…He has just lent 15 million lek to someone who was in urgent need of that money and who could not wait until the bank issued a loan. He was saved by this person who turned out to be very “generous”, although his “generosity” had a price, an interest rate which started at 10% a month. It’s true that this rate is high, but when someone is in need, that person is ready to pay a large interest every month. It’s the emergency for cash which is forcing many people to deal with people who offer them access to instant cash, without going through tiresome bureaucratic banking procedures and without the constant rejections that banks often make. To better understand how such situation works, Albanian Free Press asked several informal lenders, who said that the number of cases when they have to lend money are increasing. They also explain this with the fact banks are increasingly confiscating people’s properties or business properties, for failing to pay back their loans. “I am unable to pay a bank loan and needed urgent cash for my business. I had no other way out. I found that money through a friend of mine. Interest rate was 10%. It’s true that it’s a little expensive, but they solved my problem”, says A.K, the owner of a small business. “The person, who obtains the loan, leaves his home or his car as a guarantee. We go to the notary’s office, we sign the sale contract, which we revoke once he pays back his money”, explains one of the informal lenders. Meanwhile, this lender also explains that in most cases (80%), the money that they lend is paid back along with the interest rate. But, he also admits that there are cases when people have difficulties in paying back. Nonetheless, these are not many. On the other hand, he also admits that the lower the amount of loan is, the higher is the interest rate charged on this amount. “There are even cases when people are in need of as little as 30 thousand lek. In this case, we apply a 50% interest rate”, he says. These are shocking figures, which not only confirm another existing financial market, different to the one that the central bank confirms, but at the same time, it also points out to the poverty and the urgent need for cash that people in this country have.
“Do you want a loan?”
“Do you want a loan?” This is an absurd expression at first, but it can often be heard on the streets of the Albanian capital by people who offer informal loans. And they do this in the very heart of the capital, not far from the headquarters of the Bank of Albania. “We offer loans”, says another one. Another one is selling unregistered phone cards and another one trades in currency, although this is an open violation of the laws of this country. As the Prime Minister says, this country has many laws, but nobody respects them.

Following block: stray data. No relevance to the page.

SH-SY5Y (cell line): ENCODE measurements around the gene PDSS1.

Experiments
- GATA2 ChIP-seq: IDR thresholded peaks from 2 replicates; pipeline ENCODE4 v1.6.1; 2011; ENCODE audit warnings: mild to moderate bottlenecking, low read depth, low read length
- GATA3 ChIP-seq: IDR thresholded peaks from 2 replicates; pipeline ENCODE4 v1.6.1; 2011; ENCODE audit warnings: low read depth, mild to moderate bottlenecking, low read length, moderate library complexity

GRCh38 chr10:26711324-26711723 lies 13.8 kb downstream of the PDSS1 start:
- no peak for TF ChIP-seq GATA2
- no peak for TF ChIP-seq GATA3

Report: 62% of households in the country obtain loans through informal sources
“In 38% of cases, households in search of a loan, have addressed to banks and nonbanking institutions, while in 62% of cases, they have addressed to informal sources”. This is stated in the Financial Stability Report of the Bank of Albania for the second half of this year. In a way, the report admits that there’s a simpler way to obtain a loan than to go to the bank: An informal source. This source may be a relative or an acquaintance. This phenomenon doesn’t apply only for individuals, but for businesses too. “Around 89.3% of companies declare that they have addressed to banks for a loan, while informal sources account for 7.9% of the borrowing”, Bank of Albania confirms in the abovementioned report.
BoA: Careful when you invest your money on the internet
We must be very cautious when making a financial investment, especially through the internet. This was the public appeal launched yesterday by the Governor of the Bank of Albania, Gent Sejko, according to whom, while the rapid technological evolution has facilitated access to electronic investment platforms, this has also made it harder for authorities to oversee them. “Informality, combined with the speed of innovation in the domain of financial instruments, is a real threat for each investor who is naively driven by profit, without thinking too much about the nature of risk that he exposes himself to”, he appealed. Meanwhile, Mr. Sejko added that “in each case, people should be cautious” and trust their money to specialized intermediaries, the activity of which is regulated and overseen by a legal authority in Albania or abroad.